“Steps in Building a Routine Many of a class's routines will be simple and straightforward to implement: accessor routines, pass-throughs to other objects' routines, and the like. Implementation of other routines will be more complicated, and creation of those routines benefits from a systematic approach. The major activities involved in creating a routine—designing the routine, checking the design, coding the routine, and checking the code—are typically performed in the order shown in Figure 9-2. Figure 9-2. These are the major activities that go into constructing a routine. They're usually performed in the order”
― quote from Code Complete


“Here are the benefits you can expect from using this style of pseudocode: Pseudocode makes reviews easier. You can review detailed designs without examining source code. Pseudocode makes low-level design reviews easier and reduces the need to review the code itself. Pseudocode supports the idea of iterative refinement. You start with a high-level design, refine the design to pseudocode, and then refine the pseudocode to source code. This successive refinement in small steps allows you to check your design as you drive it to lower levels of detail. The result is that you catch high-level errors at the highest level, mid-level errors at the middle level, and low-level errors at the lowest level—before any of them becomes a problem or contaminates work at more detailed levels. Pseudocode makes changes easier. A few lines of pseudocode are easier to change than a page of code. Would you rather change a line on a blueprint or rip out a wall and nail in the two-by-fours somewhere else? The effects aren't as physically dramatic in software, but the principle of changing the product when it's most malleable is the same. One of the keys to the success of a project is to catch errors at the "least-value stage," the stage at which the least effort has been invested. Much less has been invested at the pseudocode stage than after full coding, testing, and debugging, so it makes economic sense to catch the errors early.”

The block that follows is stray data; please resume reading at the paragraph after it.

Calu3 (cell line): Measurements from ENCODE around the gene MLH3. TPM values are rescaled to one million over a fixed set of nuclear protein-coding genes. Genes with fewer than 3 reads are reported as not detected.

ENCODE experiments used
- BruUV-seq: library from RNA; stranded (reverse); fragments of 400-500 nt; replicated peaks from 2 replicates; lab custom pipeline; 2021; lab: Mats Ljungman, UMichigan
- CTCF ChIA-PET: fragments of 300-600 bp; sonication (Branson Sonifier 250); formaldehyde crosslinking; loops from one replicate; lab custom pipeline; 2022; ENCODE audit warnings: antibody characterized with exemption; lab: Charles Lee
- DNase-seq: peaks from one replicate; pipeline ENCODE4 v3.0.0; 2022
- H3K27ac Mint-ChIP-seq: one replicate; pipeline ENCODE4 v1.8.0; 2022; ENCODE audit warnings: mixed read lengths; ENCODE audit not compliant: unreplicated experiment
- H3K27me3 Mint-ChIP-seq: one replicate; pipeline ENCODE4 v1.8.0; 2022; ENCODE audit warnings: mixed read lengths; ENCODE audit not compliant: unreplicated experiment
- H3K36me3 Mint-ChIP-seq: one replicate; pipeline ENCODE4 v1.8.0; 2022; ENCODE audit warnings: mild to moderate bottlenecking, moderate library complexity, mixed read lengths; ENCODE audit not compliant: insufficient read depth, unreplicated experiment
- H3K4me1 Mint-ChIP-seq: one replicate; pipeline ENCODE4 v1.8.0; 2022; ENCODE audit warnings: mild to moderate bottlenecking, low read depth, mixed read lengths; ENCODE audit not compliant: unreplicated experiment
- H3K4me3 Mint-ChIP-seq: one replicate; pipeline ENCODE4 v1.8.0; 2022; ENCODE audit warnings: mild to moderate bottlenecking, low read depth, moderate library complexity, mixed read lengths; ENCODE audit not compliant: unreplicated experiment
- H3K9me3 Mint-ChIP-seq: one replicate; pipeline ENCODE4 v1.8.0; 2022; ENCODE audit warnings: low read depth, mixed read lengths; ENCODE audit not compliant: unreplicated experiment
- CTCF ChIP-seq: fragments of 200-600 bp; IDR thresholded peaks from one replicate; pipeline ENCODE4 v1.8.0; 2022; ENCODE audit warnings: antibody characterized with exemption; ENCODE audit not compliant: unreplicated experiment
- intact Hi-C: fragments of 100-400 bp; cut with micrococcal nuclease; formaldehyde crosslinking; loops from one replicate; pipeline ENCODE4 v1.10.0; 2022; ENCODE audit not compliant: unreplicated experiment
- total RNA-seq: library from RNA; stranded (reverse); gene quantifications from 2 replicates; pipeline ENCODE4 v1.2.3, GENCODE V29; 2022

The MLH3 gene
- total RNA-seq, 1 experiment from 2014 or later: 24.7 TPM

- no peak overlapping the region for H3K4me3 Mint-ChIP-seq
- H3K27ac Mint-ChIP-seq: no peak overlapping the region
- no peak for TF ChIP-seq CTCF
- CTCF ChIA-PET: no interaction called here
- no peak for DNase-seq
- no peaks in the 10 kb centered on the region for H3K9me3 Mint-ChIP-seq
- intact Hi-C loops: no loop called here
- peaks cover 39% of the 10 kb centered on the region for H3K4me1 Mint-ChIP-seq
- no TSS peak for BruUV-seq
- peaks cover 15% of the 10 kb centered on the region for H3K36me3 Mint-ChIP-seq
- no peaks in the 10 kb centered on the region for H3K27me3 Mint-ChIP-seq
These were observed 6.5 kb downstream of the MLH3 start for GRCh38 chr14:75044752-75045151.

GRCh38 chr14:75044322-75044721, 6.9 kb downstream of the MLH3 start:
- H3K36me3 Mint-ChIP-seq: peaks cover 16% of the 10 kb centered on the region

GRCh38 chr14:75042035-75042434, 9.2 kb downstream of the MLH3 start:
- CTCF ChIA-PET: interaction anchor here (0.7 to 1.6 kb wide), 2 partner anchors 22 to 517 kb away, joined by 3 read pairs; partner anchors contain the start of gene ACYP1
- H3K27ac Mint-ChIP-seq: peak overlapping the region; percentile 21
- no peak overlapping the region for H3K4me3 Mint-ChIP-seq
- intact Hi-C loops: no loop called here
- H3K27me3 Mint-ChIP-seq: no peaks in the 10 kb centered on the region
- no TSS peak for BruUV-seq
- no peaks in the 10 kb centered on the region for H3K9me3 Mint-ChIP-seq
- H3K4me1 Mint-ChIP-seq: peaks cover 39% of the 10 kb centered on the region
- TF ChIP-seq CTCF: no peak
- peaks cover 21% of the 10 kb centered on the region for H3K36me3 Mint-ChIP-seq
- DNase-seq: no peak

― quote from Code Complete


“Because it's a poor tradeoff to add complexity for dubious performance gains, a good approach to deep vs. shallow copies is to prefer deep copies until proven otherwise.”
― quote from Code Complete


“One symptom that you have bogged down in complexity overload is when you find yourself doggedly applying a method that is clearly irrelevant, at least to any outside observer. It is like the mechanically inept person whose car breaks down—so he puts water in the battery and empties the ashtrays. — P. J. Plauger”
― quote from Code Complete


“At the software-architecture level, the complexity of a problem is reduced by dividing the system into subsystems. Humans have an easier time comprehending several simple pieces of information than one complicated piece.”
― quote from Code Complete


“The more independent the subsystems are, the more you make it safe to focus on one bit of complexity at a time. Carefully defined objects separate concerns so that you can focus on one thing at a time. Packages provide the same benefit at a higher level of aggregation.”
― quote from Code Complete


“Another good reason to create a class is to model an abstract object—an object that isn't a concrete, real-world object but that provides an abstraction of other concrete objects. A good example is the classic Shape object. Circle and Square really exist, but Shape is an abstraction of other specific shapes.”
― quote from Code Complete


“modern software is inherently complex, and no matter how hard you try, you'll eventually bump into some level of complexity that's inherent in the real-world problem itself. This suggests a two-prong approach to managing complexity: Minimize the amount of essential complexity that anyone's brain has to deal with at any one time. Keep accidental complexity from needlessly proliferating. Once you understand that all other technical goals in software are secondary to managing complexity, many design considerations become straightforward.”
― quote from Code Complete